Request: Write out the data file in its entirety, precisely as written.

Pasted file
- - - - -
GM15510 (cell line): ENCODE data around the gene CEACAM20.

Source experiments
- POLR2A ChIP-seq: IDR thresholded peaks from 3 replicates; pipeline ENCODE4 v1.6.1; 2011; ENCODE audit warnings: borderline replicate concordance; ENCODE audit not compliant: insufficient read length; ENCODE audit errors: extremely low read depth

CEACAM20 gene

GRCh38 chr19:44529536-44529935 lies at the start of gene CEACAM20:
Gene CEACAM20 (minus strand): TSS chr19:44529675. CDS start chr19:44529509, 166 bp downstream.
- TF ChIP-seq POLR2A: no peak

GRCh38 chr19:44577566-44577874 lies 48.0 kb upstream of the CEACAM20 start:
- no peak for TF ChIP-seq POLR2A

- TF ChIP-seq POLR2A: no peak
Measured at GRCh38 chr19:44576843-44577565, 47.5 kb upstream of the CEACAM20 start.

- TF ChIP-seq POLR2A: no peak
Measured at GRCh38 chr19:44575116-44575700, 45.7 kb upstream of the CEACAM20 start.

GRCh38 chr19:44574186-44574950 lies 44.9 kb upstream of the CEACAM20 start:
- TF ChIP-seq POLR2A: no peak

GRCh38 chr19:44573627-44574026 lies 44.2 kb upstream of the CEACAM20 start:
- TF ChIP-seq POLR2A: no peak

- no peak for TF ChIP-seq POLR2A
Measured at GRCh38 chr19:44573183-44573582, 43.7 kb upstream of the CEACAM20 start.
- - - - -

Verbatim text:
GM15510 (cell line): ENCODE data around the gene CEACAM20.

Source experiments
- POLR2A ChIP-seq: IDR thresholded peaks from 3 replicates; pipeline ENCODE4 v1.6.1; 2011; ENCODE audit warnings: borderline replicate concordance; ENCODE audit not compliant: insufficient read length; ENCODE audit errors: extremely low read depth

CEACAM20 gene

GRCh38 chr19:44529536-44529935 lies at the start of gene CEACAM20:
Gene CEACAM20 (minus strand): TSS chr19:44529675. CDS start chr19:44529509, 166 bp downstream.
- TF ChIP-seq POLR2A: no peak

GRCh38 chr19:44577566-44577874 lies 48.0 kb upstream of the CEACAM20 start:
- no peak for TF ChIP-seq POLR2A

- TF ChIP-seq POLR2A: no peak
Measured at GRCh38 chr19:44576843-44577565, 47.5 kb upstream of the CEACAM20 start.

- TF ChIP-seq POLR2A: no peak
Measured at GRCh38 chr19:44575116-44575700, 45.7 kb upstream of the CEACAM20 start.

GRCh38 chr19:44574186-44574950 lies 44.9 kb upstream of the CEACAM20 start:
- TF ChIP-seq POLR2A: no peak

GRCh38 chr19:44573627-44574026 lies 44.2 kb upstream of the CEACAM20 start:
- TF ChIP-seq POLR2A: no peak

- no peak for TF ChIP-seq POLR2A
Measured at GRCh38 chr19:44573183-44573582, 43.7 kb upstream of the CEACAM20 start.